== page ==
In Alabama, a statewide anti-bullying law calls on schools to develop policies that foster environments free of harassment, intimidation and violence.
But for gay students, another state law directly impedes this goal. A different Alabama law calls on health educators to emphasize “that homosexuality is not a lifestyle acceptable to the general public.”
Alabama is one of seven states that currently has a law barring teachers from positively portraying homosexuality in schools. These laws, sometimes called “no promo homo” laws, affect nearly 10 million public school students around the country. They work to decrease teachers’ support of these students and limit students’ access to necessary resources, according to a research brief released Tuesday from GLSEN, a nonprofit that works to support LGBTQ students.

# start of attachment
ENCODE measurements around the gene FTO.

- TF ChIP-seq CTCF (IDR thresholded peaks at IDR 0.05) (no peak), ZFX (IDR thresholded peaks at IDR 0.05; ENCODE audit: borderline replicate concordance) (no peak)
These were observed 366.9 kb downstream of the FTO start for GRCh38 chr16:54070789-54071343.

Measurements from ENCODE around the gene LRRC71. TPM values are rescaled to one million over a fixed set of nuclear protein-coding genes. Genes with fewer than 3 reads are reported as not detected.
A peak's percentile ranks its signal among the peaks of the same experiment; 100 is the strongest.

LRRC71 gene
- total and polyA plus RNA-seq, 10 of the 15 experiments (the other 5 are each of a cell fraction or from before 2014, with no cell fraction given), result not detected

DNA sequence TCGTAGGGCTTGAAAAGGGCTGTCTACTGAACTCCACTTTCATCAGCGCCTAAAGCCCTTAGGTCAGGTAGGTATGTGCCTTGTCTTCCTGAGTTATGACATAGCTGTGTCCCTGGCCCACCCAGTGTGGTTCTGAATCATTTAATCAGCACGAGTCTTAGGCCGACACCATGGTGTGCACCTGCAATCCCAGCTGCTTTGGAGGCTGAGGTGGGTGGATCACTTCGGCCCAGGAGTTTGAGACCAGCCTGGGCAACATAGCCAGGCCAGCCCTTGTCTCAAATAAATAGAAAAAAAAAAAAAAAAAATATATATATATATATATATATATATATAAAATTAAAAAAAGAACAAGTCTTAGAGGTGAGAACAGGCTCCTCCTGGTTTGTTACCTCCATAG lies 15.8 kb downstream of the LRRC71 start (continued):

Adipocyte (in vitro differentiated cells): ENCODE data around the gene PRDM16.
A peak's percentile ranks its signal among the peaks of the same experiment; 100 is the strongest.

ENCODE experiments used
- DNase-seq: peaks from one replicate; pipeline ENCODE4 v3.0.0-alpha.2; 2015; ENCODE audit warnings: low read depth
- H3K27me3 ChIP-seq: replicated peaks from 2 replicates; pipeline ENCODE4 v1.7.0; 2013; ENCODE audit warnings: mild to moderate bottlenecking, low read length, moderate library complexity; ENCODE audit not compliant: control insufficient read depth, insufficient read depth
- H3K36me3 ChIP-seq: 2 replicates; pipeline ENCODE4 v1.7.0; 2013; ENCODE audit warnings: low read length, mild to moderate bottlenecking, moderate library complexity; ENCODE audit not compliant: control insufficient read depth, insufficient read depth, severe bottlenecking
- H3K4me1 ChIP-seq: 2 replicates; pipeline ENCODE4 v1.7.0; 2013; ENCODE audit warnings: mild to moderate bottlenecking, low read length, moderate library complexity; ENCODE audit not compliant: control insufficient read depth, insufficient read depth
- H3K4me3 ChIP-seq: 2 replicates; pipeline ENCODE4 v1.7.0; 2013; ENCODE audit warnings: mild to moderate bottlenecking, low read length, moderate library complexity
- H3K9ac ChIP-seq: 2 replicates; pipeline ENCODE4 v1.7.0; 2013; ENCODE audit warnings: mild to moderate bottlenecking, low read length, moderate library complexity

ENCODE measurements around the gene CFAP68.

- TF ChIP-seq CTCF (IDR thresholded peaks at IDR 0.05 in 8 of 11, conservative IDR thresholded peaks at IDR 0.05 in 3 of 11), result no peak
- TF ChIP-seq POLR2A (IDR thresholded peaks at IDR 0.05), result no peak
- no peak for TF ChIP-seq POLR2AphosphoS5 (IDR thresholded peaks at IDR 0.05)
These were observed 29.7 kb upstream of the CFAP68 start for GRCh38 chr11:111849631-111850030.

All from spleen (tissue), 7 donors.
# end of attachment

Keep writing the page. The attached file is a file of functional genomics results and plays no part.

These laws range in severity. Some ban educators from broadly portraying homosexual people in a positive light. Others specifically call on educators to omit information or resources that would benefit gay students. In Arizona, when teaching about AIDS, health educators cannot include portrayals of “homosexuality as a positive alternative life-style” or suggest “that some methods of sex are safe methods of homosexual sex,” a law says.
Utah had one of these laws up until July, when it was repealed, but information from the state is still included in the study. Texas, Arizona, Alabama, South Carolina, Oklahoma, Louisiana and Mississippi still have these laws. The anti-gay laws in these states operate alongside anti-bullying statutes, which all 50 states have.